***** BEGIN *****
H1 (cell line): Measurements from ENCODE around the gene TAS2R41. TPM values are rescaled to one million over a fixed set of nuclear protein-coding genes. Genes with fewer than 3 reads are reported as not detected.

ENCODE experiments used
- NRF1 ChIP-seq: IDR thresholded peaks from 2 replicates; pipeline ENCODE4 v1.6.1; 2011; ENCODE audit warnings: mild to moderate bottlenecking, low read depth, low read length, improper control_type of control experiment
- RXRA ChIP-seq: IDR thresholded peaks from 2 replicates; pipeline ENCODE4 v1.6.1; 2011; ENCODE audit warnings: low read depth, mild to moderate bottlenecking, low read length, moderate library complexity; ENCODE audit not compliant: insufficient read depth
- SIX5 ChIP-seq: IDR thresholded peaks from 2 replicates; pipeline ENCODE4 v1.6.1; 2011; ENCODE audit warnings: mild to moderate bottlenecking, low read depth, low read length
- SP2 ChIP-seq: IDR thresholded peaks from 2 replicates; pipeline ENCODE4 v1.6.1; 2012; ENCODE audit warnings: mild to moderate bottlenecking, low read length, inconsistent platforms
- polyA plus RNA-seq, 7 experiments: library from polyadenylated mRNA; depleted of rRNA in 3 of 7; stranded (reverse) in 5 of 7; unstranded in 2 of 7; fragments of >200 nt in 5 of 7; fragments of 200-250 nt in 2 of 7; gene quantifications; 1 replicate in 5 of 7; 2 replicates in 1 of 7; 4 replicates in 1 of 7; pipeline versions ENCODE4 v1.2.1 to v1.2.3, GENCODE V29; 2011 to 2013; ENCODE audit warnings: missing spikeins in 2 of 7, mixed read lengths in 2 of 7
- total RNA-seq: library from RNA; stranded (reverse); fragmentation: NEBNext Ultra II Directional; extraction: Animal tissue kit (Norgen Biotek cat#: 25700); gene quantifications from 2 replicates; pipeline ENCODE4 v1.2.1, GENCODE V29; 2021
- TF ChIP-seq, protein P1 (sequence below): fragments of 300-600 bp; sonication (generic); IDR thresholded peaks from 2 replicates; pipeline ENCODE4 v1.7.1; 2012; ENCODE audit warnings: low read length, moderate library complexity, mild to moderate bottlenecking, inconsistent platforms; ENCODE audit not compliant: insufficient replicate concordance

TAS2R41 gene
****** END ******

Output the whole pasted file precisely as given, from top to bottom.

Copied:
H1 (cell line): Measurements from ENCODE around the gene TAS2R41. TPM values are rescaled to one million over a fixed set of nuclear protein-coding genes. Genes with fewer than 3 reads are reported as not detected.

ENCODE experiments used
- NRF1 ChIP-seq: IDR thresholded peaks from 2 replicates; pipeline ENCODE4 v1.6.1; 2011; ENCODE audit warnings: mild to moderate bottlenecking, low read depth, low read length, improper control_type of control experiment
- RXRA ChIP-seq: IDR thresholded peaks from 2 replicates; pipeline ENCODE4 v1.6.1; 2011; ENCODE audit warnings: low read depth, mild to moderate bottlenecking, low read length, moderate library complexity; ENCODE audit not compliant: insufficient read depth
- SIX5 ChIP-seq: IDR thresholded peaks from 2 replicates; pipeline ENCODE4 v1.6.1; 2011; ENCODE audit warnings: mild to moderate bottlenecking, low read depth, low read length
- SP2 ChIP-seq: IDR thresholded peaks from 2 replicates; pipeline ENCODE4 v1.6.1; 2012; ENCODE audit warnings: mild to moderate bottlenecking, low read length, inconsistent platforms
- polyA plus RNA-seq, 7 experiments: library from polyadenylated mRNA; depleted of rRNA in 3 of 7; stranded (reverse) in 5 of 7; unstranded in 2 of 7; fragments of >200 nt in 5 of 7; fragments of 200-250 nt in 2 of 7; gene quantifications; 1 replicate in 5 of 7; 2 replicates in 1 of 7; 4 replicates in 1 of 7; pipeline versions ENCODE4 v1.2.1 to v1.2.3, GENCODE V29; 2011 to 2013; ENCODE audit warnings: missing spikeins in 2 of 7, mixed read lengths in 2 of 7
- total RNA-seq: library from RNA; stranded (reverse); fragmentation: NEBNext Ultra II Directional; extraction: Animal tissue kit (Norgen Biotek cat#: 25700); gene quantifications from 2 replicates; pipeline ENCODE4 v1.2.1, GENCODE V29; 2021
- TF ChIP-seq, protein P1 (sequence below): fragments of 300-600 bp; sonication (generic); IDR thresholded peaks from 2 replicates; pipeline ENCODE4 v1.7.1; 2012; ENCODE audit warnings: low read length, moderate library complexity, mild to moderate bottlenecking, inconsistent platforms; ENCODE audit not compliant: insufficient replicate concordance

TAS2R41 gene